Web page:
Bill Brett for The Boston Globe/File 2017
Two high-ranking Massachusetts State Police officials retired suddenly Friday, in the latest fallout from the controversy over how police handled the October arrest of a judge’s daughter.
One of the officials, Lieutenant Colonel Daniel Risteen, the third in command at the agency, is also linked to a separate, ongoing controversy at the agency. Risteen and Major Susan Anderson, the commander of the Holden barracks, retired with general discharges, State Police spokesman David Procopio announced late Friday afternoon.
Procopio said the departures were part of a command staff “restructuring.”
Risteen and Anderson were both accused last fall of taking part in the decision to order a trooper to remove embarrassing information from the arrest report of Alli Bibaud, a judge’s daughter. In November, Superintendent Richard McKeon and his deputy, Francis Hughes, both retired following Globe stories on the altered arrest report.
Risteen has also been identified by multiple sources as a former boyfriend of a trooper who is the subject of a separate internal affairs investigation into how she was hired. That trooper, Leigha Genduso, testified in federal court in 2007 that she sold marijuana and laundered money. She was hired as a State Police dispatcher the following year and became a trooper in 2014.
Genduso was suspended without pay on Friday. She had been placed on paid administrative leave earlier this week.
Risteen and Genduso could not be reached for comment.
The State Police officials implicated in the earlier controversy, involving the daughter of a Dudley District Court judge, have defended their actions.
On Friday, Anderson’s attorney, Timothy Burke of Needham, said, “The facts will ultimately demonstrate that there was nothing she did that was inappropriate or wrong.” Her actions in the Bibaud case were “a result of instructions that were given to her and she was required to comply with them through the chain of command at the State Police,” Burke said.
The command staff retirements and investigations came amid scrutiny of the state’s largest law enforcement agency.
McKeon came under fire after he acknowledged ordering Trooper Ryan Sceviour to edit a report Sceviour wrote. Sceviour arrested Bibaud, 30, in Worcester for drunk driving and driving under the influence of drugs.
Sceviour and another trooper, Ali Rei, filed suit in November against McKeon, Anderson, and other officials, alleging that the ranking officers pressured them to falsify official records to protect Bibaud, whose father is Dudley District Court Judge Timothy Bibaud.
The troopers claimed they were ordered to remove Bibaud’s admission that she traded sex for heroin, as well as her rant that her father was a judge who would be furious about her arrest.
Sceviour was reprimanded, as was his supervisor, Jason Conant, who approved the report. But Colonel Kerry Gilpin ordered the reprimands removed from their files.
McKeon has insisted he did nothing wrong, saying the information that was deleted was extraneous and that he was demonstrating sensitivity to a victim of opioid abuse. He said he had ordered police reports altered many times before.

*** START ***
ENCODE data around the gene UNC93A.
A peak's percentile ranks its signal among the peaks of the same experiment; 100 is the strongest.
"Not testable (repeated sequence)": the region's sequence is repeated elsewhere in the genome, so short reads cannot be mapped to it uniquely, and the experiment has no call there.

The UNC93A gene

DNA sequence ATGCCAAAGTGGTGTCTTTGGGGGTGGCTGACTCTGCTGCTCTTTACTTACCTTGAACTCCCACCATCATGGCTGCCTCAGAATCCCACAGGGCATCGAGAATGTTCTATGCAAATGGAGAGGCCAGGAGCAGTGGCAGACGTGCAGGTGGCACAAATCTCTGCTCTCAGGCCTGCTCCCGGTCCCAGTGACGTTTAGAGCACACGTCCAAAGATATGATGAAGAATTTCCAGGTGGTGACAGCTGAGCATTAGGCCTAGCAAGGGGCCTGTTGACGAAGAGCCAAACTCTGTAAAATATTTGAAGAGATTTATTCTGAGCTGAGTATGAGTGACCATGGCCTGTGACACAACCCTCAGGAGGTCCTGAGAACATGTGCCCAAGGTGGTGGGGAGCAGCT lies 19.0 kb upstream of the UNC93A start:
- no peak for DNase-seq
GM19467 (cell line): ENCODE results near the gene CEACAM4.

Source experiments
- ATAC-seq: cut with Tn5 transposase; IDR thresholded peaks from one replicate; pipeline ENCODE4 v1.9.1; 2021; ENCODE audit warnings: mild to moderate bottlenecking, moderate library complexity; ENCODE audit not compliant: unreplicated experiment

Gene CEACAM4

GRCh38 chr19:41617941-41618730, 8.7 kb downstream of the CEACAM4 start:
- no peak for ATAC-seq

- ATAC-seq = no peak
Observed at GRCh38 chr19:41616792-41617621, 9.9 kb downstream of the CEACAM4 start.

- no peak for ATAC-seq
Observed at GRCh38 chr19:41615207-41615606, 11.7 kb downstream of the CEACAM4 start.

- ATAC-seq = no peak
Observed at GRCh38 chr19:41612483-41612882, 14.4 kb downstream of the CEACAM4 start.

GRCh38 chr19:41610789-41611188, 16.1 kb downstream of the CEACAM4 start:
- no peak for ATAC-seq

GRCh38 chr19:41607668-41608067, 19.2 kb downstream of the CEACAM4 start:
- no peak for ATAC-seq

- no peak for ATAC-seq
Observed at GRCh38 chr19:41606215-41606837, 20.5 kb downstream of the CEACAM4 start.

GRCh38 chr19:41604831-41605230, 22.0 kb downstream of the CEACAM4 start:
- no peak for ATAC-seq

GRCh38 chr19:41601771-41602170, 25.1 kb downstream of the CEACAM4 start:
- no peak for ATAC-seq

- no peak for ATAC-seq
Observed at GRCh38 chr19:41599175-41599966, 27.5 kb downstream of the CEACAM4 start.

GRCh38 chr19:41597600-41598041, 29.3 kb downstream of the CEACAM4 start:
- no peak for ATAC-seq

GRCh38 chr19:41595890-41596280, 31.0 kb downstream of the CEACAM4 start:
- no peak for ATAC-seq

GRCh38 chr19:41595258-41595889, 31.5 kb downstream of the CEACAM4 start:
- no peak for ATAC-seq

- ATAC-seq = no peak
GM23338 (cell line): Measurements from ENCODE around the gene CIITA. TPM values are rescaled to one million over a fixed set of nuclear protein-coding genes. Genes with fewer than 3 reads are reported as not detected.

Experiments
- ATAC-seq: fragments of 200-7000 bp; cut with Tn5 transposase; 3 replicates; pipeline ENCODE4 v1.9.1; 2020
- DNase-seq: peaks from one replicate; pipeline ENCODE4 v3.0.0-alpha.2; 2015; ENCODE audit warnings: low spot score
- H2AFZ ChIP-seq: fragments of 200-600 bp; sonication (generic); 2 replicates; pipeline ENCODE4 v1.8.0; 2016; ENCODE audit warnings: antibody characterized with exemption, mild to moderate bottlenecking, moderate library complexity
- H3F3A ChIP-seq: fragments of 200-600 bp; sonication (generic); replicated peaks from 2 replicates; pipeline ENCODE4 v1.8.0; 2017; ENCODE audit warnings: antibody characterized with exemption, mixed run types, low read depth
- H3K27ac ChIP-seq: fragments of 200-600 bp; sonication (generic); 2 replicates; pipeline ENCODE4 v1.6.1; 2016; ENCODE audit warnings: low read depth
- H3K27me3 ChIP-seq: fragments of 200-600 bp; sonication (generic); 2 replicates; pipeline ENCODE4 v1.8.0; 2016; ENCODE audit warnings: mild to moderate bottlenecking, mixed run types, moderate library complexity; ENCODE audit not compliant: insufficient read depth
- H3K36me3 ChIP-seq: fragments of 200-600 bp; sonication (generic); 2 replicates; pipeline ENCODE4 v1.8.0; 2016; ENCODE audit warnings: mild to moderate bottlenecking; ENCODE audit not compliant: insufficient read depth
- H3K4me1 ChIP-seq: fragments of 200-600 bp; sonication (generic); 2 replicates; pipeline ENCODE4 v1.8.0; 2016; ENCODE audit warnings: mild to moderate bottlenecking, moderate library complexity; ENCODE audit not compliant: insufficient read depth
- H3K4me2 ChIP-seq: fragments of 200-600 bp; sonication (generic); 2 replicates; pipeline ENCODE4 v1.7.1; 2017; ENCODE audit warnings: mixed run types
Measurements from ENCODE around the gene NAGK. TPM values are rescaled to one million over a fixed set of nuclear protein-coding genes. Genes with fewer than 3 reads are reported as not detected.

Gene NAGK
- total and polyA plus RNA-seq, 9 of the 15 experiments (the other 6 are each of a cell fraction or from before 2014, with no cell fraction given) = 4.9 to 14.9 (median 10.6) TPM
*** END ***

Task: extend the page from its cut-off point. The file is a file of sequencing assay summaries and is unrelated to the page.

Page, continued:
Attorney Lenny Kesten, who represents Sceviour and Rei, said he is “not surprised” that Risteen and Anderson are leaving. “What is shocking is that it took so long,” he said. He alleged that Anderson gave the orders to alter the report and said the demand came from Risteen and other ranking law enforcement officials.
“Are the State Police still maintaining that no one did anything wrong?” he said.
When McKeon and Hughes retired, they were given honorable discharges. Upon retiring Friday, Risteen and Anderson received general discharges.
A State Police spokesman said the general discharges were issued because of pending investigations by Attorney General Maura Healey and Kevin Burke, a former Essex district attorney, now tasked with leading an independent internal review for the State Police of the handling of the Bibaud case.
“Depending on the outcome of those investigations, the status of their discharges may be changed,” said spokesman David Procopio.
The separate State Police controversy erupted earlier this week. The department initially suspended Trooper Genduso with pay and launched an internal investigation into her hiring after details of her past were posted Monday on a blog, Turtleboysports.com.
Genduso was identified in federal court filings as a co-conspirator in a marijuana trafficking case, but evaded criminal charges in exchange for testifying in 2007 against a former fiancé, Sean Bucci.
Genduso acknowledged laundering money, smoking pot every day, and gift-wrapping pounds of marijuana before delivering it to a customer, according to a transcript of her testimony.
That case was investigated by the Drug Enforcement Administration with help from State Police. Yet, in 2008, just a year after her testimony, Genduso was hired as a dispatcher for the Massachusetts State Police. And since 2014, she has served as a state trooper.
Around the time she became a trooper, Genduso was in a relationship with Risteen, who was then a major, according to colleagues and public records.
Police declined this week to release details on the Genduso investigation or answer questions about how someone involved in such a high-profile criminal case could get hired and promoted within the agency.
It’s unclear how Genduso passed a background check, which includes questions about whether an applicant has ever used or sold drugs.
Procopio declined to comment on whether Genduso disclosed her past.
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